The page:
Cleveland Browns: Why Brandon Weeden Can Still Be the Quarterback of the Future

Timothy TrippContributor IIIDecember 19, 2012

CLEVELAND, OH - DECEMBER 16: Quarterback Brandon Weeden #3 of the Cleveland Browns looks for a receiver during the first half against the Washington Redskins at Cleveland Browns Stadium on December 16, 2012 in Cleveland, Ohio. (Photo by Jason Miller/Getty Images)
Jason Miller/Getty Images

The Cleveland Browns will have a lot of critical decisions to make in the offseason, and deciding whether or not Browns quarterback Brandon Weeden can lead this team to a Super Bowl in four or five years will be second on the list (next to finding the right head coach and general manager combination).

Brandon Weeden can make all the throws. That's not the issue. Weeden's biggest problem is the mental aspect of the game.

It is obvious watching Weeden that he stares down receivers at times, and rather than anticipating a receiver getting open before he actually does, he waits until the receiver is clearly open before he releases the ball.

Weeden also makes a few really questionable decisions every game that tell you he has difficulty reading defenses.

He struggles with feeling pressure and needs to learn how to slide around in the pocket to create a little more time for himself. Overall though, I think he has done a good job of getting rid of the ball in a timely manner.

I will not attribute his struggles to being a rookie because in today's NFL, rookie quarterbacks are coming into the league and making a big impact right away. However, it's obvious that Weeden hasn't been given a lot of help from his supporting cast and, most importantly, his own coaching staff.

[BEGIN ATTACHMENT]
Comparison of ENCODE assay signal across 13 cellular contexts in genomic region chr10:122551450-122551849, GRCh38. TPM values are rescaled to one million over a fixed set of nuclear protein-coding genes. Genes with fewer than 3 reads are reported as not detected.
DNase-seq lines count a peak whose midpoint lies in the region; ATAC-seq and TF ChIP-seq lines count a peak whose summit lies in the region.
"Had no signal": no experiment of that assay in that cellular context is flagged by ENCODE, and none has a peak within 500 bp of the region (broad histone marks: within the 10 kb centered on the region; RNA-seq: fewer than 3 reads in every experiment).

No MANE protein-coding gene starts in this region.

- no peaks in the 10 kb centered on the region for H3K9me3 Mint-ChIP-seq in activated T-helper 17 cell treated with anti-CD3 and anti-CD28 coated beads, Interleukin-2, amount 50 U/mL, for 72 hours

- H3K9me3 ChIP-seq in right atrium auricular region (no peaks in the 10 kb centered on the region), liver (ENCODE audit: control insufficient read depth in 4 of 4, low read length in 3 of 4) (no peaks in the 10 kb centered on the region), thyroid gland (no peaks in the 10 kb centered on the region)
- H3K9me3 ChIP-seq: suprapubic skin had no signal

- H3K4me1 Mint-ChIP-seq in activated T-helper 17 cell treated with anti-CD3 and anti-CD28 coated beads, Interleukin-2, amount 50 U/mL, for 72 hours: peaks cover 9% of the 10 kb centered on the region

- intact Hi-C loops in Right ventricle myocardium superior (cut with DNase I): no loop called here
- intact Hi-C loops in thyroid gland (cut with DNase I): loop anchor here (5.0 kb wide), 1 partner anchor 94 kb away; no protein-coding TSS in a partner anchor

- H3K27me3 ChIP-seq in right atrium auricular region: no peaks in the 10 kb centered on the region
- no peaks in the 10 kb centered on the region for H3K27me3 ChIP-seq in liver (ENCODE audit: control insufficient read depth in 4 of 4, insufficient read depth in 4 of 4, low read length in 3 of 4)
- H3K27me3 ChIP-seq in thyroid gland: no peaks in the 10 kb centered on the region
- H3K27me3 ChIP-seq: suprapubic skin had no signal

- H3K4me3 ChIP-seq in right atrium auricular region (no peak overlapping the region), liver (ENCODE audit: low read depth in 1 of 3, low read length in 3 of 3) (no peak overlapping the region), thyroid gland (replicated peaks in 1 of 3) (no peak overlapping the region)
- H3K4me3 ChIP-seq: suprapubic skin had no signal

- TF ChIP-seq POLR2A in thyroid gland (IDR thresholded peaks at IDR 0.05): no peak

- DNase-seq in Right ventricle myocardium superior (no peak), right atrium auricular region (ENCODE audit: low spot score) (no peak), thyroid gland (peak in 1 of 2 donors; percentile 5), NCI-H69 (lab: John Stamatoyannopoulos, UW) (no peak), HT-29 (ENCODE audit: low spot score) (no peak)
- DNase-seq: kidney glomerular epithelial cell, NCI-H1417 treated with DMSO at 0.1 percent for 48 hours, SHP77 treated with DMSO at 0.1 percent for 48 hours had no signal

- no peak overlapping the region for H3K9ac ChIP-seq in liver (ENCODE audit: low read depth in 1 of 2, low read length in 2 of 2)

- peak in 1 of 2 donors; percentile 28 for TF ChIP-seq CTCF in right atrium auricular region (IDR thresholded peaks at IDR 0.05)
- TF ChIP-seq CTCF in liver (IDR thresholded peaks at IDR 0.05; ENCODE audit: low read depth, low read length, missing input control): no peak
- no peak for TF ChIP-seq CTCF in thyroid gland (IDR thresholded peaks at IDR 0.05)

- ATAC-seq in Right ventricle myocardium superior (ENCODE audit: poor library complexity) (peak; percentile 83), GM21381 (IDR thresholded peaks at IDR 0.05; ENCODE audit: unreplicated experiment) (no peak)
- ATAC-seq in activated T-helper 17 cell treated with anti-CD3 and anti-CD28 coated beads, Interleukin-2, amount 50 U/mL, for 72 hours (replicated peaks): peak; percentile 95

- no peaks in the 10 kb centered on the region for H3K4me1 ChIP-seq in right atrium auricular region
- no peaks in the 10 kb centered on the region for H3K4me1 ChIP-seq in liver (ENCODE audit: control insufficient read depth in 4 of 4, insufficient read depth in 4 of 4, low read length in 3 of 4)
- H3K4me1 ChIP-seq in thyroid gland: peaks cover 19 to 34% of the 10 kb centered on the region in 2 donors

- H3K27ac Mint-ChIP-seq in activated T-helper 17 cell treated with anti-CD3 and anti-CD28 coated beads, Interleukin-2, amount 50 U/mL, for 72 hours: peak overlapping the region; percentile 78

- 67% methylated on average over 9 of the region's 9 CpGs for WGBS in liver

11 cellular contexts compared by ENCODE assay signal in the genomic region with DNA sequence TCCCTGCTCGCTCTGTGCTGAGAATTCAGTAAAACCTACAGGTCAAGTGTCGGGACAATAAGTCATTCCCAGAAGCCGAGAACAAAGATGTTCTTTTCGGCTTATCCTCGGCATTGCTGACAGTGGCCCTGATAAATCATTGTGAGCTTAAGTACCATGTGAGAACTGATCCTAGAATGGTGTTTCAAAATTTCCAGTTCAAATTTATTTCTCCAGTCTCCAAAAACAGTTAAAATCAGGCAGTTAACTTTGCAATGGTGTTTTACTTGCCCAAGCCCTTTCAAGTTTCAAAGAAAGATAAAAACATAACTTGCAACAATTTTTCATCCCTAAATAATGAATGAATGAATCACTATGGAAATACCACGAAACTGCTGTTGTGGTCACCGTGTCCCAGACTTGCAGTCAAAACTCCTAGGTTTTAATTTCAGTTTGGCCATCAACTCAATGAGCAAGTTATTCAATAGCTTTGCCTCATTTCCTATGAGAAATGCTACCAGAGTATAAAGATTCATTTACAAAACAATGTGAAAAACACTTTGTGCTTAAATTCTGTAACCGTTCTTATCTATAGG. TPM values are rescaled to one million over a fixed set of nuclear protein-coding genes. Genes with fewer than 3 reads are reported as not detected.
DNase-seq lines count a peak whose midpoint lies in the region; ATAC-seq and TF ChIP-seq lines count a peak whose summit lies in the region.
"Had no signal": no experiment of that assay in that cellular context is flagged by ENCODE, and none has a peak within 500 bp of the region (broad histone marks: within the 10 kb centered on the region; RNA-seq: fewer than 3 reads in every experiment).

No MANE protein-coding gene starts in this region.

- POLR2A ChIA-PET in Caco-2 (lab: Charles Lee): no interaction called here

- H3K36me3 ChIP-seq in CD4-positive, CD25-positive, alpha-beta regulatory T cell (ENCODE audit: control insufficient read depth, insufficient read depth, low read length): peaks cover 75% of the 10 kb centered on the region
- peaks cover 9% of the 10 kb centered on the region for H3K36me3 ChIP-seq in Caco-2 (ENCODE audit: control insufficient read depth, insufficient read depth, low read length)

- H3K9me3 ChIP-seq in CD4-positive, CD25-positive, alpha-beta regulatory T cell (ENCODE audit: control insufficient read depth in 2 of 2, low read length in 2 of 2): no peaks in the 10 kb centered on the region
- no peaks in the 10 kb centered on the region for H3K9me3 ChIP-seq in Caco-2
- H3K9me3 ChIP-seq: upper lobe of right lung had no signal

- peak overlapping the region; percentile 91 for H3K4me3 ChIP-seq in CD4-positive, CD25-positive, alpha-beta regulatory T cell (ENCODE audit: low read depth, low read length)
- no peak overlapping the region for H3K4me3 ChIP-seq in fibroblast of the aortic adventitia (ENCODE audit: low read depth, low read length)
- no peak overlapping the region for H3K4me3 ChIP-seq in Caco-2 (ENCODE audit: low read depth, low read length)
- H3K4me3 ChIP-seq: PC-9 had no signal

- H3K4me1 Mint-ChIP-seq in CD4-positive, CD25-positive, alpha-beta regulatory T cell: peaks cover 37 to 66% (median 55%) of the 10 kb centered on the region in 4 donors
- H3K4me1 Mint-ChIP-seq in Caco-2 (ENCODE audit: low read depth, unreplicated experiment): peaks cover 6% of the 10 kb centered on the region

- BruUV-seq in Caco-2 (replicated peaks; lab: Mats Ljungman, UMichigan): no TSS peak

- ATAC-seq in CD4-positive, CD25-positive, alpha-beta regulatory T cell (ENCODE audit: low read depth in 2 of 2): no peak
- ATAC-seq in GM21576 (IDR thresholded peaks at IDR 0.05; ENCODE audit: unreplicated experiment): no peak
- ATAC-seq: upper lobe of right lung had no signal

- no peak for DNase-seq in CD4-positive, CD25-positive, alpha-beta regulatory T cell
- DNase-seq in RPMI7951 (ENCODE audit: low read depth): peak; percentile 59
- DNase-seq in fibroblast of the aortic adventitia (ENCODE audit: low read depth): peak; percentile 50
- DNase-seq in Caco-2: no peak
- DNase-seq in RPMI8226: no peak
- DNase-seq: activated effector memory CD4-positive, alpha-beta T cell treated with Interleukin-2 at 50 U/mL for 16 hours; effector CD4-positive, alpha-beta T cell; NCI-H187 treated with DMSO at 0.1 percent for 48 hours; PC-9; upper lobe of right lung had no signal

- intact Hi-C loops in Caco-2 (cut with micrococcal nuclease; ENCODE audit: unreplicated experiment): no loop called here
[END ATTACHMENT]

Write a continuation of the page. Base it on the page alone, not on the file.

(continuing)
Head coach Pat Shurmur has forced Weeden into a traditional West Coast offense that focuses on short passing routes that require a lot of timing and chemistry between the quarterback and his receivers.

The problem with this type of system for Weeden is that all of his receivers are still really young and still learning how to run precise routes so that they can get open consistently. Pair this along with the fact that even though running back Trent Richardson will be a star, he has a subpar per carry average of 3.5 yards which has put Weeden in way too many long second-and-third down situations. The run blocking has also been suspect the majority of the season.

Look at the success of Washington Redskins quarterback Robert Griffin III or Seattle Seahawks quarterback Russell Wilson. They both have had good running games and have had their offenses designed to best utilize what they do best.

Weeden deserves one more season to showcase himself. A head coach that tailors the offense to Weeden's strengths in a more vertical offense and more shotgun formations should help him feel more comfortable.

This offense should take a big leap forward next year with a healthy Richardson and one more offseason for Weeden and his receivers to build on their chemistry.

It simply would not be smart to give up on a durable, strong-armed quarterback like Weeden after one year when he has shown several flashes of what he could be if placed in the right situation.